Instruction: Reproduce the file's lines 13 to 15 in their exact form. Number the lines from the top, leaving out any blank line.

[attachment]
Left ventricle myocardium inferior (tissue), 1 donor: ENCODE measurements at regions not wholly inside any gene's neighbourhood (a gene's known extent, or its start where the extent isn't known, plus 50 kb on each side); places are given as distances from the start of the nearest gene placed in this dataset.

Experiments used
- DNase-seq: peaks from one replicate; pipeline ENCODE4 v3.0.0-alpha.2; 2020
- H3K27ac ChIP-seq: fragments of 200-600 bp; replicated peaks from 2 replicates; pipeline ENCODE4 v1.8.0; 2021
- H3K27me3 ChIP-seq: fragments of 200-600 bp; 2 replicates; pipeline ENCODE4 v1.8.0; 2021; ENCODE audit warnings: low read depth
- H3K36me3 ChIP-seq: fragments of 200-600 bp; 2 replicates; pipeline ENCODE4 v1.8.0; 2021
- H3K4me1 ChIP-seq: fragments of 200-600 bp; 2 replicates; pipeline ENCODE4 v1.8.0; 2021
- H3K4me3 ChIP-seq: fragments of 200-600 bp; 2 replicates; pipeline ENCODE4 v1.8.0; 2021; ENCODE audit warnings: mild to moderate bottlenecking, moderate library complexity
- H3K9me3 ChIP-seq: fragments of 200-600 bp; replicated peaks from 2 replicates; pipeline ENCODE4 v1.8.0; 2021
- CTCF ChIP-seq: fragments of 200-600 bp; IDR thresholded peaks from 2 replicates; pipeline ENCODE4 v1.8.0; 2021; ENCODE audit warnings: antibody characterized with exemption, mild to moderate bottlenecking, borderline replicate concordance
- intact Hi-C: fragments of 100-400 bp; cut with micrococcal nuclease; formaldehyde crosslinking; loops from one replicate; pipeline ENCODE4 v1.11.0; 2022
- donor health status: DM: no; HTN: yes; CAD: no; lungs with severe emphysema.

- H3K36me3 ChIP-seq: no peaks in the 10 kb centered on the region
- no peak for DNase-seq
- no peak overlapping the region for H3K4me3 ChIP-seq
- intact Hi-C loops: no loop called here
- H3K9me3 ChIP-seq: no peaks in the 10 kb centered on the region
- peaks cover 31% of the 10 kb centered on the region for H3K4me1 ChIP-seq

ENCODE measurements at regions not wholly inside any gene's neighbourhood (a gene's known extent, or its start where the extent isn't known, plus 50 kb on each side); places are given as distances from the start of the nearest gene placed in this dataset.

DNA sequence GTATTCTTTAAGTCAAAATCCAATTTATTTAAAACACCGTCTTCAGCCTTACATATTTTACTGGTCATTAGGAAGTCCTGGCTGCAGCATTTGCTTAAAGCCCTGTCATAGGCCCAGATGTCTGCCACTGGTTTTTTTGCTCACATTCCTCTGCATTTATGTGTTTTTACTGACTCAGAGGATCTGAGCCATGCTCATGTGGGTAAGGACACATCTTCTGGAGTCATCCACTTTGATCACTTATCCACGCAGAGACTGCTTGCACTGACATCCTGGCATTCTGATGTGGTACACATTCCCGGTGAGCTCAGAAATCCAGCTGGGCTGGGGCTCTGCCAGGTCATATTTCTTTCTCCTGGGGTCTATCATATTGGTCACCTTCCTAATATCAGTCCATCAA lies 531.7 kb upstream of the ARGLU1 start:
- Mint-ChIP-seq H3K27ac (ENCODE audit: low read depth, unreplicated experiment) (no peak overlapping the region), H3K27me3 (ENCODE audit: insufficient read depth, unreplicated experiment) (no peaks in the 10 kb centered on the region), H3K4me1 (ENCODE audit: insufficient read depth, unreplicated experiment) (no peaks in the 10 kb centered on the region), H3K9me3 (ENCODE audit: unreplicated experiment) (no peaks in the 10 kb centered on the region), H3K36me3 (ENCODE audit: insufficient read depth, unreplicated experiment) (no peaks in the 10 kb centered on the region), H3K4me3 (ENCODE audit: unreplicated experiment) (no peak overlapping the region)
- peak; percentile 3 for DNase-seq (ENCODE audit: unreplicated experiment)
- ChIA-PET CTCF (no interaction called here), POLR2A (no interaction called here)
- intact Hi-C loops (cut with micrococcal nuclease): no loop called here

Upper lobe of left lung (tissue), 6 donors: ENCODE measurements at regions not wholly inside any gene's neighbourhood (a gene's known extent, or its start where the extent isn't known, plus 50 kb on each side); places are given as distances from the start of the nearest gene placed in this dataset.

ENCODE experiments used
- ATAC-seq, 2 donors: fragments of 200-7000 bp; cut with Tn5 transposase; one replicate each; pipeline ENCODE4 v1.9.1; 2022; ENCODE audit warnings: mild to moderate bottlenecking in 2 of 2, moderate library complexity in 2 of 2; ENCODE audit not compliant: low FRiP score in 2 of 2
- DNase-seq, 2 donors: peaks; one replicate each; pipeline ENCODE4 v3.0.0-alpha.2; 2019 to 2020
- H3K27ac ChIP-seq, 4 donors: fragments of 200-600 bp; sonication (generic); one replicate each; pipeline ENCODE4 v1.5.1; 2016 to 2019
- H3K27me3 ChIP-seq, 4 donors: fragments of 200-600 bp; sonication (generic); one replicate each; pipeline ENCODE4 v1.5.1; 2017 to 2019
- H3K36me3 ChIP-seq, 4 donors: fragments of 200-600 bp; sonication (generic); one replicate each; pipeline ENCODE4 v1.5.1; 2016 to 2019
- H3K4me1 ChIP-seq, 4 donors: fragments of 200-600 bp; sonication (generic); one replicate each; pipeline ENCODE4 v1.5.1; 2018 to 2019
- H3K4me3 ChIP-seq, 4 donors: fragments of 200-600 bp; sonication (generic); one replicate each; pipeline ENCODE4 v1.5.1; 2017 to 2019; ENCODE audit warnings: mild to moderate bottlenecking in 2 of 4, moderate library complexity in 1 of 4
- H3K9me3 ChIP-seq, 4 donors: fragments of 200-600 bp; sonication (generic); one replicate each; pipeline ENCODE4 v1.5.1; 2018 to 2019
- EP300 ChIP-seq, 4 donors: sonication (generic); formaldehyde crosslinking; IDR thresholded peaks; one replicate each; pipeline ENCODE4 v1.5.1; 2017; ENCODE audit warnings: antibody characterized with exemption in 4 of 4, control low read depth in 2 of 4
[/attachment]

- H3K36me3 ChIP-seq: no peaks in the 10 kb centered on the region
- no peak for DNase-seq
- no peak overlapping the region for H3K4me3 ChIP-seq